In any event, the defendant had attempted to argue that the licence by which the marriage was conducted was invalid and so the conditions for validity of the marriage set out in the Marriage (Registrar General’s Licence) Act 1970 had not been satisfied. In particular, it was alleged that proper disclosure of the deceased’s capacity to marry had not been made to the superintendent registrar who granted the marriage licence.

The master found this argument had no prospects of success. The deceased had capacity to marry – a threshold which the master held to be “relatively low” and which did not require the deceased to know that the marriage would revoke a will.

The master did not rule out, however, that the argument might succeed on other facts: “There are circumstances in which it might be arguable that a marriage licence was void because it was wholly without foundation, for example, if the doctor’s certificate was forged, or signed by a doctor who had not seen the patient at all. This is not that type of case.”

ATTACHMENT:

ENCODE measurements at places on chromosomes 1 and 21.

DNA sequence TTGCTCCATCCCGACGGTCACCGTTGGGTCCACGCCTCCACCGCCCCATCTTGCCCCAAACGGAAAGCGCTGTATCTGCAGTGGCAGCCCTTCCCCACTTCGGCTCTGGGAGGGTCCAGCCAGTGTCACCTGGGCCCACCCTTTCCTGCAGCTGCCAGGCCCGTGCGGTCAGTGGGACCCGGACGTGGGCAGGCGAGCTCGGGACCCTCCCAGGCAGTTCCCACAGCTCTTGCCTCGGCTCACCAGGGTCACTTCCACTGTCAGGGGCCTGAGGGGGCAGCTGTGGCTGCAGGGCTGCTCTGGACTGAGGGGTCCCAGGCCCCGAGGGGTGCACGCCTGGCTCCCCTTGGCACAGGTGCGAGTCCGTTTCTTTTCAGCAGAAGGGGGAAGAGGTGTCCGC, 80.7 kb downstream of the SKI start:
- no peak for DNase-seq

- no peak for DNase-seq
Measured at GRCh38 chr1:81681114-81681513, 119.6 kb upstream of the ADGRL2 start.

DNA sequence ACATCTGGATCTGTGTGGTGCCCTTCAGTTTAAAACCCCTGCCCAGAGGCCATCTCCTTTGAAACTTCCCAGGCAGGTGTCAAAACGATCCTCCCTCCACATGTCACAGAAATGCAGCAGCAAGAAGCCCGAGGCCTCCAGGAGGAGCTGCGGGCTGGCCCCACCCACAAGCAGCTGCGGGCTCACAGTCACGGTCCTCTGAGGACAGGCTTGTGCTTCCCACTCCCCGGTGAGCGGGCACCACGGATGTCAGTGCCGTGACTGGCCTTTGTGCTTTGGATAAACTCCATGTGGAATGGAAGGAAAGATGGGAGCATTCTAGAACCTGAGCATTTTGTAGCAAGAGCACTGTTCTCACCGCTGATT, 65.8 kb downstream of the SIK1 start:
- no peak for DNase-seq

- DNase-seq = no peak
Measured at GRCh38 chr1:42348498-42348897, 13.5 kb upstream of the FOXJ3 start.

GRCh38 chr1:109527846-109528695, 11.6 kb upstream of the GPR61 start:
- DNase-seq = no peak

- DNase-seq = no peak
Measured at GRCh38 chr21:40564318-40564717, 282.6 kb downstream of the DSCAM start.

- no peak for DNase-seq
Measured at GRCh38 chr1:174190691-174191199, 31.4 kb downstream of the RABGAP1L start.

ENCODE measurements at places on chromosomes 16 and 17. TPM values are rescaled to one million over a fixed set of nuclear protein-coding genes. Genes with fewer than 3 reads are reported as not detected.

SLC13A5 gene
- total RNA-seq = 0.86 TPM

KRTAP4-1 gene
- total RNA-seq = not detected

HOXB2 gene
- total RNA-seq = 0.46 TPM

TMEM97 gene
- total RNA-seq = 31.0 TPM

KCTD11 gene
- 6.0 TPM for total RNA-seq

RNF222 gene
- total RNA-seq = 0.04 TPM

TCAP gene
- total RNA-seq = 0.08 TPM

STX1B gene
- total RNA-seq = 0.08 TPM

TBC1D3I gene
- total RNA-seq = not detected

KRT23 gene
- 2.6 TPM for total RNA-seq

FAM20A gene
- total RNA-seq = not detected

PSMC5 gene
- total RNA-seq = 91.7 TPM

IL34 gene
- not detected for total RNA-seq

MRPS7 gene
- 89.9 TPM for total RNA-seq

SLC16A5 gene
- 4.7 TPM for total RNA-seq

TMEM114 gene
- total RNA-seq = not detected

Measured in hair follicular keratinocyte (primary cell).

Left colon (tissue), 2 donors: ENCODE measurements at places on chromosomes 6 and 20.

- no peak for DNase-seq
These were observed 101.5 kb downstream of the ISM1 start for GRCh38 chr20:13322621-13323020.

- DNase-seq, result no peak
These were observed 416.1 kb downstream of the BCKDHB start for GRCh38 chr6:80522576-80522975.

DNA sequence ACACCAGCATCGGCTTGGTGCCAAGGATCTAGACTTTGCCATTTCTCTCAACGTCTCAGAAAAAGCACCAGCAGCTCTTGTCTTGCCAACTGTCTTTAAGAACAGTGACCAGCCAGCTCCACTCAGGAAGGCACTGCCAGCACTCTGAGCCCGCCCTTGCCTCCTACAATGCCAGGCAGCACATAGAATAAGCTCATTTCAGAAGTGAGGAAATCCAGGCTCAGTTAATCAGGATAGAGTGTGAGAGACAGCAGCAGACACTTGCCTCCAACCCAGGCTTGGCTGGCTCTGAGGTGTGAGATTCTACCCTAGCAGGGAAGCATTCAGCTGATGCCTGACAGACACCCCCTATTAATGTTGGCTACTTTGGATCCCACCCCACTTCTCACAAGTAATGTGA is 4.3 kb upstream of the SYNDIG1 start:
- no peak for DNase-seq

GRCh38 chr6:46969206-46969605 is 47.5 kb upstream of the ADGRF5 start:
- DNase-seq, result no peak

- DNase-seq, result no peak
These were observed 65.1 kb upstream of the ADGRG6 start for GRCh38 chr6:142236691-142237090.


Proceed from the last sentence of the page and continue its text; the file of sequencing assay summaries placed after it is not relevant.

Furthermore, the court had no power to declare a domestic marriage invalid on public policy grounds, even though those grounds might allow the court to decline to recognise a foreign marriage.

However, while these arguments would not permit the defendant to obtain a declaration that the marriage was void, they might prevent the claimant from seeking a declaration that the marriage was valid at its inception. In challenging such a declaration, the defendant had real prospects of success.

Practical pointers

This judgment falls neatly into a body of case law post-Marley v Rawlings [2014] UKSC, which demonstrates the strength of the court’s power of construction (for example, Eade v Hogg [2021] EWHC 1057 (Ch), Royal Society v Robinson [2015] EWHC 3442 (Ch), and Guthrie v Morel [2015] EWHC 3172 (Ch)).

It may not be long before the court openly admits its power, and willingness, to rewrite a will by way of construction.

As to rectification, it is clear that the statutory gateways in section 20(1) of the Administration of Justice Act 1982 will be interpreted broadly, although they cannot simply be ignored, and a clerical error must be “clerical in nature”.